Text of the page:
Feature-wise, the Miata has just enough to satisfy most shoppers, but it lacks some items, depending on the trim level. Anti-lock brakes, along with seat-mounted side airbags, are on the standard-equipment list. But electronic stability control—now thought of as an essential safety feature, especially on cars that might be driven in a spirited fashion or ones that aren't as secure on slippery roads—still isn't standard on all models. Make sure you do get an MX-5 with it.

Standard equipment, at least in terms of comforts, is about on par with that of budget-conscious small cars; features on all models include power windows, power mirrors, a CD player, and tilt steering. Touring models include upgraded wheels and tires, a trip computer, keyless entry, and cruise control, while Grand Touring models add leather trim, heated seats, and automatic climate control, among other features. Options include the six-speed automatic, Sirius Satellite Radio, steering-wheel audio controls, and a sport suspension.

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2011 Mazda MX-5 Miata

Styling

The 2011 Mazda MX-5 Miata hasn’t become cartoonish or bloated; it still has the classic-roadster look inside and out, with near-perfect proportions.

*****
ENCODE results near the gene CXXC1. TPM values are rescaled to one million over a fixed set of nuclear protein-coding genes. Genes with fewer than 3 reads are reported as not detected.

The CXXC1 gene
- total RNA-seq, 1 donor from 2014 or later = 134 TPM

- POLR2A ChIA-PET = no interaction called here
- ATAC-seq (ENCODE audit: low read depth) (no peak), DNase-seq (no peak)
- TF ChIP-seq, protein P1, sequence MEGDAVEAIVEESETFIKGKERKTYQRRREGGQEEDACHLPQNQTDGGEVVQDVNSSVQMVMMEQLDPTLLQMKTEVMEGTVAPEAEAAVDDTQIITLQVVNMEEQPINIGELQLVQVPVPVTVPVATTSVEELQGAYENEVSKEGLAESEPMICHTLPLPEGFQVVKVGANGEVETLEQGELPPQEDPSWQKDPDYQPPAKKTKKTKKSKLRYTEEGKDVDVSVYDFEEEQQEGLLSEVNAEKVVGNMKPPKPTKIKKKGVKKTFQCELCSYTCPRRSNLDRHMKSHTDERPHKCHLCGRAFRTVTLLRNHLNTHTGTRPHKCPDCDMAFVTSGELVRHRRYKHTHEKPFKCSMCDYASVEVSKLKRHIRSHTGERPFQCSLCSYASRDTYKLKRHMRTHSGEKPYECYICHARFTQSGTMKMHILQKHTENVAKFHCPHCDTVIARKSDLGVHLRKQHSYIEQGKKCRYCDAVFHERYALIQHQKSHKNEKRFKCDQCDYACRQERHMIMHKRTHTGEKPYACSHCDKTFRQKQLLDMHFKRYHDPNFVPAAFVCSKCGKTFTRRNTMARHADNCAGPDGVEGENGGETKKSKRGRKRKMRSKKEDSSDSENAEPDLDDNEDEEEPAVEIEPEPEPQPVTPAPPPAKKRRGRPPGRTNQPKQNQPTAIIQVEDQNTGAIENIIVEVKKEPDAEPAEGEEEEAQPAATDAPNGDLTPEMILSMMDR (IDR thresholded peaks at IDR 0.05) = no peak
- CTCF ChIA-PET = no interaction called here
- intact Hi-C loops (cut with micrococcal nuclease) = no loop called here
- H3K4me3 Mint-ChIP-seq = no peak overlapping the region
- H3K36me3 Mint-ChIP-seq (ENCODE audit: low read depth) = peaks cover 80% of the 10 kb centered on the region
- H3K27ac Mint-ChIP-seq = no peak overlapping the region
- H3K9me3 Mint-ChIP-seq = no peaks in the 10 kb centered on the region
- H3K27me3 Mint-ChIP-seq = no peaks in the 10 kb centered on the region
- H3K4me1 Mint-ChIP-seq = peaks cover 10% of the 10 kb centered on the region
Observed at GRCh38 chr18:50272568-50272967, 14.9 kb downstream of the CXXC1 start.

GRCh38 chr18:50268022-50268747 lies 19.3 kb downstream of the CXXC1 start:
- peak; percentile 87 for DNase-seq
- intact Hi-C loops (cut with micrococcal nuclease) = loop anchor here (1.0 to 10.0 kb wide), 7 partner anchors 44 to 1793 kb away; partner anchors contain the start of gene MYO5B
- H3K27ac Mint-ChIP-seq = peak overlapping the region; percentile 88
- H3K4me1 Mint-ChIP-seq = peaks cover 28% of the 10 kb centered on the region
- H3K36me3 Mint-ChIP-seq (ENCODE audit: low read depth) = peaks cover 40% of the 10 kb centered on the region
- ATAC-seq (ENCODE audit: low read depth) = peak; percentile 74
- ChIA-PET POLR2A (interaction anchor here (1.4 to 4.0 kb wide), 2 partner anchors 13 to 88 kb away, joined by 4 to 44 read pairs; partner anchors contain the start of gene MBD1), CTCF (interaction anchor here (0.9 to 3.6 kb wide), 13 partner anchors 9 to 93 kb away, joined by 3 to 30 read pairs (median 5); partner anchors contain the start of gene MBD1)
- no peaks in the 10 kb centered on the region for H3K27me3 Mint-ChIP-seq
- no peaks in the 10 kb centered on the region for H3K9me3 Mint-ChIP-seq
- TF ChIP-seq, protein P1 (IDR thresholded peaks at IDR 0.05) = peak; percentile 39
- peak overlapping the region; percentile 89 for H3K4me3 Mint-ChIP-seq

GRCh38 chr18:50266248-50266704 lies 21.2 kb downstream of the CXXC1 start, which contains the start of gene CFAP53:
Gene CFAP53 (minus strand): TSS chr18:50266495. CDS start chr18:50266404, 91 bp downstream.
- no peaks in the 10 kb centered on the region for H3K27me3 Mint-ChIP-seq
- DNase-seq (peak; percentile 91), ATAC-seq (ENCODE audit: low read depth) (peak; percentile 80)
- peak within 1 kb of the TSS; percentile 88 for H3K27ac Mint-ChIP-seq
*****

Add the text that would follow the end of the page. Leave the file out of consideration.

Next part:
Not much has changed with respect to the 2011 Mazda MX-5's appearance, and that's a good thing. Yes, you'll hear from some critics that the design is a little conservative and maybe a little on the soft side, but few people can deny that it's about the purest sports car design there is. And Mazda has kept is just enough on pace with its other designs, adding flared fenders and slightly more edgy details.

A couple of years ago, the Miata got a more aggressive front end and a revised rear bumper, along with new lightweight 16- and 17-inch wheels. Overall, however, it keeps with a very classic roadster appearance, featuring a long hood, short cockpit-like cabin, and rear decklid.

The Miata remains available in two models: a soft-top roadster and a Power Retractable Hard Top model. While most hardtops end up sacrificing some of the beauty or proportions and in a sense ruining the design, the hardtop edition is good-looking too

Inside, the Miata feels basic but cheerful, with exactly the layout you'd expect for a classic sports car. Large, round gauges greet the driver front and center, and a short shift knob sits in easy reach. Chrome and silver accents have added a little more to the cabin look in recent years.

Review continues below
9

2011 Mazda MX-5 Miata

Performance

The 2011 Mazda MX-5 Miata behaves like a true sports car, and is immensely satisfying to drive beyond its specs on paper.

Just as the 2011 Mazda MX-5 Miata carries on the look and feel of a classic British roadster, it delivers those wind-in-hair thrills with even better-than-expected performance.

The Miata already stood out for its rev-happy yet economical engine, quick, direct steering, and well-balanced handling. For 2009, the Miata got an improved gearbox as well as a raised redline for the engine that made it even more enjoyable to run the eager setup through its paces.